[0056] The second conductive layer 635 may form the top electrode for the cMUT 696 and the sensor 698 formed on the transparent substrate 600. The second conductive layer 635 may be Aluminum, Chromium, Gold, or any suitable conductive material, and may be different or the same as the first conductive layer 615. Similar to the first conductive layer 615, the second conductive layer 635 is patterned into a plurality of parts. For example, as shown FIG. 6b, the second conductive layer 635 is patterned and divided into a first part 635a, a second part 635b, and a third part 635c. The first part 635a overlies the first portion 625a of the sacrificial layer 625 and the second surface area 612, the second part 635b overlies the second portion 625b of the sacrificial layer 625 and the first surface area 610, and the third part 635c overlies the third portion 625c of the sacrificial layer 635 and the first surface area 610.

[0057] In a next step, a second membrane layer 640 is deposited over the parts 635a-c of the second conductive layer 635. The second membrane layer 640 covers the parts 635a-c of the second conductive layer 635 as shown in FIG. 6c. The second membrane layer 640 may be a layer of silicon nitride and may be patterned to have a thickness of approximately 6000 Angstroms. In some embodiments, the second membrane layer 640 may be adjusted using selective deposition and patterning techniques so that the second membrane layer 640 has an optimized geometrical configuration. Once the second membrane layer 640 is adjusted according to a predetermined geometric configuration, the sacrificial layer portions 625a-c are etched forming a plurality of cavities 650a-c.

[0058] The cavities 650a-c may be formed between the pieces 615a-b of the first conductive layer 615 and the pieces 635a-c of the second conductive layer 635. For example as illustrated in FIG. 6c, a first cavity 650a may be formed between the diffraction grating 615a of the first conductive layer 615 and the first part 635a of the second conductive layer 635, a second cavity 650b may be formed between the second piece 615b of the first conductive layer 615 and the second part 635b of the second conductive layer 635, and a third cavity 650c may be formed between the second piece 615b of the first conductive layer 615 and the third part 635c of the second conductive layer 635. The cavities 650a-c may also be disposed between and defined by the isolation layer 620 and the first membrane layer 630. The cavities 650a-c may be formed to have predetermined heights in accordance with an exemplary embodiment of the present invention.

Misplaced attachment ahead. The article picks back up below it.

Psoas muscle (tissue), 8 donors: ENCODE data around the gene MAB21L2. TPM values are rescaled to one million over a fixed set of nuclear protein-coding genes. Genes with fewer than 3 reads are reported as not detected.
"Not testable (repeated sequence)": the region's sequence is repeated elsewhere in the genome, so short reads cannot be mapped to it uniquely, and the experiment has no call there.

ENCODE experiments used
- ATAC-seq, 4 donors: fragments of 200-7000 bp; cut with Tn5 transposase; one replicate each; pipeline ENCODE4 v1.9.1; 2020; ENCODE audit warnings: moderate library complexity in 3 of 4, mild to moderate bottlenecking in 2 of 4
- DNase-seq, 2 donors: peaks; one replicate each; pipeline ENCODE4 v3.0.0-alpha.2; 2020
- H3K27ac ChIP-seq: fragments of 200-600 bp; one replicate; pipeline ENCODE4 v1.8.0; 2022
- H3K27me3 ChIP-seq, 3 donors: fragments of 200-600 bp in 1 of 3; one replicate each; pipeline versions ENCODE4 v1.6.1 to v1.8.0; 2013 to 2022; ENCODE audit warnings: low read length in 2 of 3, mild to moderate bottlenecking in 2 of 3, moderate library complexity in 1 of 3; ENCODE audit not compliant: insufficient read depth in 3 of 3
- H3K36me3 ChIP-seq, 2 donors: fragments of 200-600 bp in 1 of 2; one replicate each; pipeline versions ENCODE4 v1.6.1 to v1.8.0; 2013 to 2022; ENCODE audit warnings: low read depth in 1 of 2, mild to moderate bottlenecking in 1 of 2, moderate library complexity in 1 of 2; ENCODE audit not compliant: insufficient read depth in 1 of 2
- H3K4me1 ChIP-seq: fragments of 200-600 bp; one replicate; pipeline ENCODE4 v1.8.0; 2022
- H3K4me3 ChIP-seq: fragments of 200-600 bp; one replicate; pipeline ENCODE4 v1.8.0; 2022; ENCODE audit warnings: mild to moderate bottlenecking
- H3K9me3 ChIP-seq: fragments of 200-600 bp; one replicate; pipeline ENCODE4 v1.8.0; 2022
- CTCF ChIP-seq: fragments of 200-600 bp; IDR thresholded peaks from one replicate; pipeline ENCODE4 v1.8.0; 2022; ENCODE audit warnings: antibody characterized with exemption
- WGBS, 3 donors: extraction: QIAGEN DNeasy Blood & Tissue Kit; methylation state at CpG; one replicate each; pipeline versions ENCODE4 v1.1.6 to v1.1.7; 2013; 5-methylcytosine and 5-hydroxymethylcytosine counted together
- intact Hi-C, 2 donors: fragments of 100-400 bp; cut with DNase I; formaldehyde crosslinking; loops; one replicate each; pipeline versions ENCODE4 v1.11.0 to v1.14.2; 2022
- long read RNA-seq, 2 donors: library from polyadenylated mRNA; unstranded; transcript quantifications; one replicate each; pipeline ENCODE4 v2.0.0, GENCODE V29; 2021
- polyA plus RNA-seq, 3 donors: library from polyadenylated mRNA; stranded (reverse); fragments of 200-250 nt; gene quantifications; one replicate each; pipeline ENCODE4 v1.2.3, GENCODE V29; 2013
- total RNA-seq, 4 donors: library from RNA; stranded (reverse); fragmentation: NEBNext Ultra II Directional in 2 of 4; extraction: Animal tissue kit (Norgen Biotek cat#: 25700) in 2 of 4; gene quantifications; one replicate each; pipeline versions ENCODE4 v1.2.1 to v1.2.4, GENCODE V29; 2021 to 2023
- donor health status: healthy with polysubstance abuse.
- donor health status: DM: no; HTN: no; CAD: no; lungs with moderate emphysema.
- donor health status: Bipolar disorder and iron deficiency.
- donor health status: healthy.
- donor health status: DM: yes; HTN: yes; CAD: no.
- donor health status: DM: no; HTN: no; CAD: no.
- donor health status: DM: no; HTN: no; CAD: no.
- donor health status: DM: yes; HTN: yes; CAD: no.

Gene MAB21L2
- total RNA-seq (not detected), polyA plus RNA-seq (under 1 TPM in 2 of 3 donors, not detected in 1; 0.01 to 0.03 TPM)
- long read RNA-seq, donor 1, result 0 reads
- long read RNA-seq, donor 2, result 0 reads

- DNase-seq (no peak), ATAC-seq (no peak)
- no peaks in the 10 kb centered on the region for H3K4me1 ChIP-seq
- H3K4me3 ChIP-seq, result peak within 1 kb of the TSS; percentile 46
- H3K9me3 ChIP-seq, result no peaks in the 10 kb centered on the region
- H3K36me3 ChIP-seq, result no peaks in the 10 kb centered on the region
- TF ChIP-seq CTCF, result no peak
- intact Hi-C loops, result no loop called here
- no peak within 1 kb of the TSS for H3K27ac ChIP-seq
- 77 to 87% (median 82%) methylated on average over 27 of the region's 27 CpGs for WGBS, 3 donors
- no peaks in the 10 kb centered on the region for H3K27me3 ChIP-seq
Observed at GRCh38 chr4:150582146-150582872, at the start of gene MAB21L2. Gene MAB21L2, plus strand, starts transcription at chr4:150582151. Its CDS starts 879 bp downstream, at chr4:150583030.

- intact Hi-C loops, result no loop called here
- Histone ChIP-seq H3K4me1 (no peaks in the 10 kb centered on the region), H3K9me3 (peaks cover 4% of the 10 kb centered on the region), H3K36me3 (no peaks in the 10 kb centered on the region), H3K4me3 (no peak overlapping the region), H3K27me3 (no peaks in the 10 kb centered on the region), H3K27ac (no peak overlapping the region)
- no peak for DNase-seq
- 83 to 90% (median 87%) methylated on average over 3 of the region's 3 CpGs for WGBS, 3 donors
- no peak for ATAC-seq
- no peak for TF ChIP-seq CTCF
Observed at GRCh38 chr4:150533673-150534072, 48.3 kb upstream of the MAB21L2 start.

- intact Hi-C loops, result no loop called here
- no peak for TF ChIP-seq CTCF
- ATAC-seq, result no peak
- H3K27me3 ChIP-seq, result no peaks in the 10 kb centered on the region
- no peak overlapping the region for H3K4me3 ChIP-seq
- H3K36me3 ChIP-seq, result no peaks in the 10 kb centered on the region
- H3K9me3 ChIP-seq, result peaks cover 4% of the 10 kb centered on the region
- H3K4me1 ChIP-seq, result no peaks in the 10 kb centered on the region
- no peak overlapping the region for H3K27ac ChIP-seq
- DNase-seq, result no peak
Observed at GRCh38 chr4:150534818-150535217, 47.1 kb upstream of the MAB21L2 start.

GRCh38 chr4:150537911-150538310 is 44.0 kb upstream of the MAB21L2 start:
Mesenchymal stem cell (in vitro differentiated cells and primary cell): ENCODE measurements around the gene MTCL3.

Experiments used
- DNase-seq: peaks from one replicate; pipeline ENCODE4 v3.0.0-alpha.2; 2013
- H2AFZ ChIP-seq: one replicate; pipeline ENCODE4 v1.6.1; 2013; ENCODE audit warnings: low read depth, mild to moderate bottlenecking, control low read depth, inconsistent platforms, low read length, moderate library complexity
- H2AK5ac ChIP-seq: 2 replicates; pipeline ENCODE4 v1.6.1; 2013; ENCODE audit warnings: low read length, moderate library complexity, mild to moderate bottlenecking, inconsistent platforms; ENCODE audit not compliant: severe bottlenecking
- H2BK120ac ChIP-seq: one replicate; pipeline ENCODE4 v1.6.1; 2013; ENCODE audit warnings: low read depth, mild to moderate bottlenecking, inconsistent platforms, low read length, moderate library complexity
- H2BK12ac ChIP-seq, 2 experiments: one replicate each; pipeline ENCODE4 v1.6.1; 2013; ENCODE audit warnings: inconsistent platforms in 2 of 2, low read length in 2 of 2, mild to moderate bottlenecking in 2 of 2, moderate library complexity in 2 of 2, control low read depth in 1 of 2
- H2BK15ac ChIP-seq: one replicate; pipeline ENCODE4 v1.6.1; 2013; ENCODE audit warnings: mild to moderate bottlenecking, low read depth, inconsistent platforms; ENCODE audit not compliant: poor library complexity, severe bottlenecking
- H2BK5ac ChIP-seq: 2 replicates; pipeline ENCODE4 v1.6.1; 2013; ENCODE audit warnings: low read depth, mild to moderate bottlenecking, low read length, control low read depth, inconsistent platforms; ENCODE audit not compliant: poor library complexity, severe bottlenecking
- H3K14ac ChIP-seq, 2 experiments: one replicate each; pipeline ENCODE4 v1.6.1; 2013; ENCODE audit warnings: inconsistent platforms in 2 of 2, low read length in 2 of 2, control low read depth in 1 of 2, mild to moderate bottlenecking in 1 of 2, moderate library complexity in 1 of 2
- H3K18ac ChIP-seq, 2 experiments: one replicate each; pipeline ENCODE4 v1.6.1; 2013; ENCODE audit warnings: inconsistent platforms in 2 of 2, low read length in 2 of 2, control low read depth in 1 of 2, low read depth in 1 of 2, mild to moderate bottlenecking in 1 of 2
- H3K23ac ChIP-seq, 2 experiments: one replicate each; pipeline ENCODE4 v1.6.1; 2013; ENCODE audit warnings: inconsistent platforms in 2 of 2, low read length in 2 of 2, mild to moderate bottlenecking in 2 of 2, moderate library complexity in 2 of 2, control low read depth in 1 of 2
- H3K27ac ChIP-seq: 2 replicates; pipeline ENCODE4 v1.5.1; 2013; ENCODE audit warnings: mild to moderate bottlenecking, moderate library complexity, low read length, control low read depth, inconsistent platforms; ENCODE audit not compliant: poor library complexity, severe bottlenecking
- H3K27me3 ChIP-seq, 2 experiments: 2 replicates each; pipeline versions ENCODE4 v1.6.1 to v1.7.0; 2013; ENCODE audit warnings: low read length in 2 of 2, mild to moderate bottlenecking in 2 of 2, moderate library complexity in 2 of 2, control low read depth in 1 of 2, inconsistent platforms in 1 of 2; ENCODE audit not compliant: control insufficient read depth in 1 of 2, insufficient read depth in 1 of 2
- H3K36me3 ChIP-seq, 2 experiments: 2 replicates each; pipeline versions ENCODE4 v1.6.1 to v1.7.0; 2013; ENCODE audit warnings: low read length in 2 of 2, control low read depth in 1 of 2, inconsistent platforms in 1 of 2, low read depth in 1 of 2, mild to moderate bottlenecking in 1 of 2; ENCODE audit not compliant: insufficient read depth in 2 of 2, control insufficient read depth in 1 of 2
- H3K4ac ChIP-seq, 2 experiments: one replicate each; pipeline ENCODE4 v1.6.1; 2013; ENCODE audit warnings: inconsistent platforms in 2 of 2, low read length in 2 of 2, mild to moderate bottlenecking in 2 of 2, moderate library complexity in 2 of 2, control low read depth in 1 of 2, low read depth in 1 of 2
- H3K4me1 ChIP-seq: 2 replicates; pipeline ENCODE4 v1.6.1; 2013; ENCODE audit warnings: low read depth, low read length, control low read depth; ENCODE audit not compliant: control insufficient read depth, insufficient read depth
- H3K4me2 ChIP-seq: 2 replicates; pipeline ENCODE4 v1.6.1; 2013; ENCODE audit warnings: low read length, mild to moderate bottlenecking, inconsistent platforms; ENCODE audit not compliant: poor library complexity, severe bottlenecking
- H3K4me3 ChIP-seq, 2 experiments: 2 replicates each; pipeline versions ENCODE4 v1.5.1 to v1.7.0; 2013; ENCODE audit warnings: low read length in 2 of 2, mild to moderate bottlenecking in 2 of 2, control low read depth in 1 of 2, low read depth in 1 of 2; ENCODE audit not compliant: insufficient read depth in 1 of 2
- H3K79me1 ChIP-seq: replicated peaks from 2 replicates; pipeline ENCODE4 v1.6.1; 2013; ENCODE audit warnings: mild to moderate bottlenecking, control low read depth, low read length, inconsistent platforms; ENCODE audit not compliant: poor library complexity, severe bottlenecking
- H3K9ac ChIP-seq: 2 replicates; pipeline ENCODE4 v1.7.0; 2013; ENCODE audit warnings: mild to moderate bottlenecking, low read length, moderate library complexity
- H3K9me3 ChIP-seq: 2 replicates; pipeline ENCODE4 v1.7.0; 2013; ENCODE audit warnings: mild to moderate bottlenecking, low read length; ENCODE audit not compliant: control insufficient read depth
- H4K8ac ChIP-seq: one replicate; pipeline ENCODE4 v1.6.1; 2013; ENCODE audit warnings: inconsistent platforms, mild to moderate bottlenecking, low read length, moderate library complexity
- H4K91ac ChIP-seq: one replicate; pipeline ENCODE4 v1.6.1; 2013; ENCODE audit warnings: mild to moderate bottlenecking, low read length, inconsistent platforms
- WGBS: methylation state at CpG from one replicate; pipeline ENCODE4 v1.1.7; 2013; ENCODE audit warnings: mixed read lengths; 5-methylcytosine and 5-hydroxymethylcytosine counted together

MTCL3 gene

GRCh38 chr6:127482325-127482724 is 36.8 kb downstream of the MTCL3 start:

[0059] After the cavities 650a-c are formed by etching the portions 625a-c of the sacrificial layer 625, the cavities 650a-c may be vacuum sealed by depositing a sealing layer (not shown) on the second membrane layer 640. The sealing layer may be a layer of silicon nitride, and may have a thickness greater than the height of the cavities. In an exemplary embodiment, the sealing layer may have a thickness of approximately 4500 Angstroms and the height of cavities 650a-c may be approximately 1500 Angstroms. In alternative embodiments, the second membrane layer 640 may be sealed using a local sealing technique or sealed at a predetermined pressure.